Sexual harassment victim wins lawsuit, loses job

By Qiu Quanlin (China Daily)
Updated: 2009-12-23 08:04
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GUANGZHOU: The first woman to win a sexual harassment lawsuit against her former boss in this southern city is looking for a new job.

Sexual harassment victim wins lawsuit, loses job

The 28-year-old sexual harassment victim, surnamed Luo, was fired before a court ordered her former boss to pay 3,000 yuan ($440) in compensation and demanded the company issue an apology letter three weeks ago.

"I still live in a terrible psychological shadow after sexual harassment. I have been turned down for several jobs since the case was brought to court," Luo said.

She joined the Japanese-owned Moriroku (Guangzhou) Plastics Company Limited in April 2007. Her nightmare began after a Japanese boss took charge last August.

"He began to touch me after he came. I was under great pressure and scared of going to work," Luo said.

The boss often snuck up from behind to touch her neck and waist in the office, she said.

The situation became worse during the company's year-end party on Dec 29 last year.

"He came to me after drinking, putting his hands on my breasts. I could hardly struggle to defend myself," she said.

Photos showing the boss grabbing her neck and chest at last year's party were shown as evidence in court.

Under recommendation of the company's trade union, Luo was later sacked in January after she asked for apologies from the boss and a guarantee from the company to prevent such cases from happening again.

"They fired me under the excuse of skipping duties without valid reasons," Luo told China Daily yesterday.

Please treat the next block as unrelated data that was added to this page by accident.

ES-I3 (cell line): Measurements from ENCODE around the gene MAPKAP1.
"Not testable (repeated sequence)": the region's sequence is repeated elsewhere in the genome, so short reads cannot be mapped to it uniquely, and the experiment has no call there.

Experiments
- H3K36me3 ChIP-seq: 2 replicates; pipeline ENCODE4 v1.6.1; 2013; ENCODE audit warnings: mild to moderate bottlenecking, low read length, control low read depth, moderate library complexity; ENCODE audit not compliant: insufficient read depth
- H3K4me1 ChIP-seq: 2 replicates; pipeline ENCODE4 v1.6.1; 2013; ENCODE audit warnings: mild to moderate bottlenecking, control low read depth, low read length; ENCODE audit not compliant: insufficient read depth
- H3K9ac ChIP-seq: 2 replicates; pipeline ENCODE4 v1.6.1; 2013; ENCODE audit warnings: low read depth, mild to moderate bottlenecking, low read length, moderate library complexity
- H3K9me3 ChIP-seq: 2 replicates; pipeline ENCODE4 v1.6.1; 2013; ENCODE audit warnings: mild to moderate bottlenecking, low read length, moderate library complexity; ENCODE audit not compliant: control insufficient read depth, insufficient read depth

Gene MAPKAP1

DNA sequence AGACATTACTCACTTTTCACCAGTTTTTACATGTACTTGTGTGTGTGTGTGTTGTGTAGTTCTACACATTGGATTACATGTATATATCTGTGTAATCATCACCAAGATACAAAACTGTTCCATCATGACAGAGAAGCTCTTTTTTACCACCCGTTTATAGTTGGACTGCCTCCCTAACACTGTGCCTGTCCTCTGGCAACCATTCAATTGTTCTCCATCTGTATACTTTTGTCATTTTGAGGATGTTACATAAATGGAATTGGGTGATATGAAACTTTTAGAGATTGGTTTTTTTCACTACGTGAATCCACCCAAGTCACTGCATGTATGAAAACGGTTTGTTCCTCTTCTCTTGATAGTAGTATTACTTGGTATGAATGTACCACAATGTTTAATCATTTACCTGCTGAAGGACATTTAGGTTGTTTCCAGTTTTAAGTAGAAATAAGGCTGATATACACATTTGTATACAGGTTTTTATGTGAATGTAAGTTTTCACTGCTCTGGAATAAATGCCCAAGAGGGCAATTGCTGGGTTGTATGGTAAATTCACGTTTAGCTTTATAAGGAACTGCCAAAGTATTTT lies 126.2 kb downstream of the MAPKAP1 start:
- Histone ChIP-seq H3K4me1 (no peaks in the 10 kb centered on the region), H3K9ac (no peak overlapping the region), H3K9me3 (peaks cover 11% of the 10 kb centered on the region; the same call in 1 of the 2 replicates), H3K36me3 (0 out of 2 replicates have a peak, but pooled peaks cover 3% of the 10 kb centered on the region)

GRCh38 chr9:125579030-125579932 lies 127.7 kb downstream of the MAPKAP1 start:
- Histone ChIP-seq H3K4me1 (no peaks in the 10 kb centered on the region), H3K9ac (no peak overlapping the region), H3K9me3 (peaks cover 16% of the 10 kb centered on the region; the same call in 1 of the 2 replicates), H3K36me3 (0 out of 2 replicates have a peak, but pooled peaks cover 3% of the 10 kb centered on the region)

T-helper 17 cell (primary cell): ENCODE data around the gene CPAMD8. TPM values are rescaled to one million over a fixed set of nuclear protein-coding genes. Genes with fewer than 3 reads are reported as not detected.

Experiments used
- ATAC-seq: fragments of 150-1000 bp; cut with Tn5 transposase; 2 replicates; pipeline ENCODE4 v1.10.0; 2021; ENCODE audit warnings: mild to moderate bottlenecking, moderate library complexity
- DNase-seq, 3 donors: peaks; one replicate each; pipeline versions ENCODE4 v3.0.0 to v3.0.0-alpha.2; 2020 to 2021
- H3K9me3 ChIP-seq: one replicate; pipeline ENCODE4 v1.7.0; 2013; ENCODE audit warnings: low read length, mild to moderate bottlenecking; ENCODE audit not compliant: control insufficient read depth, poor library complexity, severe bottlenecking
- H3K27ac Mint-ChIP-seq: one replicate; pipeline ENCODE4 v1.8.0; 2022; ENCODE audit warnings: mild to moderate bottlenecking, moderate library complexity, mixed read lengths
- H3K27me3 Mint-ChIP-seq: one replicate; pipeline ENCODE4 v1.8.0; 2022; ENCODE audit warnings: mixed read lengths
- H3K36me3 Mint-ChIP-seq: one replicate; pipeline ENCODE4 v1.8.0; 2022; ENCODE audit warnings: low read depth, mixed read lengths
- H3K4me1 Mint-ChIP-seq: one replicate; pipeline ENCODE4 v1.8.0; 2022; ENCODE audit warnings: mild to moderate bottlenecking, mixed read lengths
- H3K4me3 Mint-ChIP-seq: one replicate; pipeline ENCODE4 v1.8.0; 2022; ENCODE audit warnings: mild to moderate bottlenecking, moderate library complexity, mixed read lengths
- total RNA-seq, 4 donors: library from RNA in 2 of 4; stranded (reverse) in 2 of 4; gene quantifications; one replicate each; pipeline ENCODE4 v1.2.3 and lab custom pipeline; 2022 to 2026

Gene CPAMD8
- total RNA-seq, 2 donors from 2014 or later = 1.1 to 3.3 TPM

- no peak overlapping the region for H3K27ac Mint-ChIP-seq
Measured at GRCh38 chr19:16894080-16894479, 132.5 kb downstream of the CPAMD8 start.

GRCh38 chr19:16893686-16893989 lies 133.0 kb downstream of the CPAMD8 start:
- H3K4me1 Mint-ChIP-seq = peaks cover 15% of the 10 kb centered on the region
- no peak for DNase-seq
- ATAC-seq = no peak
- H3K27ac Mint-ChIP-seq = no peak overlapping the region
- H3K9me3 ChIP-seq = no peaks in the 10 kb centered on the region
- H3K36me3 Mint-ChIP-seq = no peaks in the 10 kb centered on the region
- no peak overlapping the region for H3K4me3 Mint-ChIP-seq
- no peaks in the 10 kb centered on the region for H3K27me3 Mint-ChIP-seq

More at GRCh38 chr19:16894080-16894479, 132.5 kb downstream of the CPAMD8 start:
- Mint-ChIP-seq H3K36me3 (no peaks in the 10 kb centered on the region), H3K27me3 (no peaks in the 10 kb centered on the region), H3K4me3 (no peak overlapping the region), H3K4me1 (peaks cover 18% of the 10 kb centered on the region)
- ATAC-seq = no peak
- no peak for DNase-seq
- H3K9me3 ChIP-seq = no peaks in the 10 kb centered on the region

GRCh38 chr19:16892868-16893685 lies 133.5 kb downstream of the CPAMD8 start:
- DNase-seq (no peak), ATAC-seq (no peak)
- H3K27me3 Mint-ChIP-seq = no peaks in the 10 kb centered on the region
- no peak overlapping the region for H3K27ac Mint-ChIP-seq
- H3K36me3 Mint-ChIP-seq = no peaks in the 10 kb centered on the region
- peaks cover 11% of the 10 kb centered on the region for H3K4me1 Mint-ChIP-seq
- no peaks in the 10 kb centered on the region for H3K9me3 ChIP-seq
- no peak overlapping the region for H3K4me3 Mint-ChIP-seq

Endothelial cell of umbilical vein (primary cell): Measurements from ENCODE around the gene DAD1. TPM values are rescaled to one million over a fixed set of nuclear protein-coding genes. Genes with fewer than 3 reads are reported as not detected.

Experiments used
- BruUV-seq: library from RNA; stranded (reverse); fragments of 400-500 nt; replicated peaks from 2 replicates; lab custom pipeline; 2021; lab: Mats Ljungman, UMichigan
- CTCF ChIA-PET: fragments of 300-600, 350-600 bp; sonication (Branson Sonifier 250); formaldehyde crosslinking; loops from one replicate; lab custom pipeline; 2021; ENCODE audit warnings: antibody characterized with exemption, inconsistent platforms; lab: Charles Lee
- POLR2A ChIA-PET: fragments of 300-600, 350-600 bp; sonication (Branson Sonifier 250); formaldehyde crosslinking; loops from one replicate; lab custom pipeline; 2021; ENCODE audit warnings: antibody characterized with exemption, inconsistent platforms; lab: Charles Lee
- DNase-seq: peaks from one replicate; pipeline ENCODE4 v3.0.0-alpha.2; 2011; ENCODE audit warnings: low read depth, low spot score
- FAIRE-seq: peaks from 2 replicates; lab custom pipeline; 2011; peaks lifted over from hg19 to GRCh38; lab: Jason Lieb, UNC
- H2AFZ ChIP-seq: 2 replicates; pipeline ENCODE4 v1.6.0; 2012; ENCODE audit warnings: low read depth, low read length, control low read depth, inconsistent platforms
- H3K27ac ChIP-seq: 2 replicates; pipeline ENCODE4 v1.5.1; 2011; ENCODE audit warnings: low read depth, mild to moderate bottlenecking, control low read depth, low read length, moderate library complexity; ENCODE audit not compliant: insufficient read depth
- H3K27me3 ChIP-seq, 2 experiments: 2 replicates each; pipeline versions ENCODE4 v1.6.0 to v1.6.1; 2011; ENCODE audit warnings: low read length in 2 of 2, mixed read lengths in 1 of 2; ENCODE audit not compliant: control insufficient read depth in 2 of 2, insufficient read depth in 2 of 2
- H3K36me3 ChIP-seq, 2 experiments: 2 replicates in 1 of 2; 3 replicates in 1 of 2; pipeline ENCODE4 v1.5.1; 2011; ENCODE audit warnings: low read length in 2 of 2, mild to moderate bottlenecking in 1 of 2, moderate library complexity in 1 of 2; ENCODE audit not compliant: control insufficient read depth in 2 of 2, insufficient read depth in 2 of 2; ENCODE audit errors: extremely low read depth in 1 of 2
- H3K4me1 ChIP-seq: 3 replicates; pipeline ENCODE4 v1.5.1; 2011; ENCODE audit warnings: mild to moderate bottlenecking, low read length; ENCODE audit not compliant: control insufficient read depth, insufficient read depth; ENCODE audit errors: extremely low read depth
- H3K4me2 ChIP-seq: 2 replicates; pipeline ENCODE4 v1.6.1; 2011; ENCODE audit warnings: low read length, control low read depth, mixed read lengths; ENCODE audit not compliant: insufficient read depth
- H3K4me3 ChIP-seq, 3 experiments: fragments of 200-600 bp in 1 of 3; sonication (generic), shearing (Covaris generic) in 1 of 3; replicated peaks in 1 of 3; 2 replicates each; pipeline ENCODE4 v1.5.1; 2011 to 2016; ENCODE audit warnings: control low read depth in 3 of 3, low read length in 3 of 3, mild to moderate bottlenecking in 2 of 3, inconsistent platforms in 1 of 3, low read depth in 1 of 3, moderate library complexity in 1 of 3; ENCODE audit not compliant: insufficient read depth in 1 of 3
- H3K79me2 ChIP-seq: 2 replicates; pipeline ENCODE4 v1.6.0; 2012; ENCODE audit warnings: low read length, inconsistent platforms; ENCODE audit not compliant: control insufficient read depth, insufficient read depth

However, the federation of trade unions in this southern city is investigating why the company's trade union recommended sacking the sexual harassment victim.

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Calls to the company's general manager went unanswered yesterday.

After being sacked, Luo decided to sue her former boss in March, asking for 400,000 yuan in compensation for suffering mental losses from the sexual harassment.

Lawyers and experts said Luo's case could help encourage more women to seek legal assistance to fight sexual harassment in offices, although the company has not yet paid up or issued an apology letter to her.

A recent survey conducted by the Guangdong provincial women and children's federation said more than 30 percent of women in Guangzhou had experienced sexual harassment.

"In the past, sexual harassment victims often failed to win such lawsuits," said Su Xiaojun, a lawyer with the Guangdong Tiansheng Law Firm.

But Luo's case could encourage more victims to bring sexual harassment offenders to court, Su said.

"They can't keep silent. Victims should provide as much evidence as possible, such as witnesses and audio or video materials," Su said.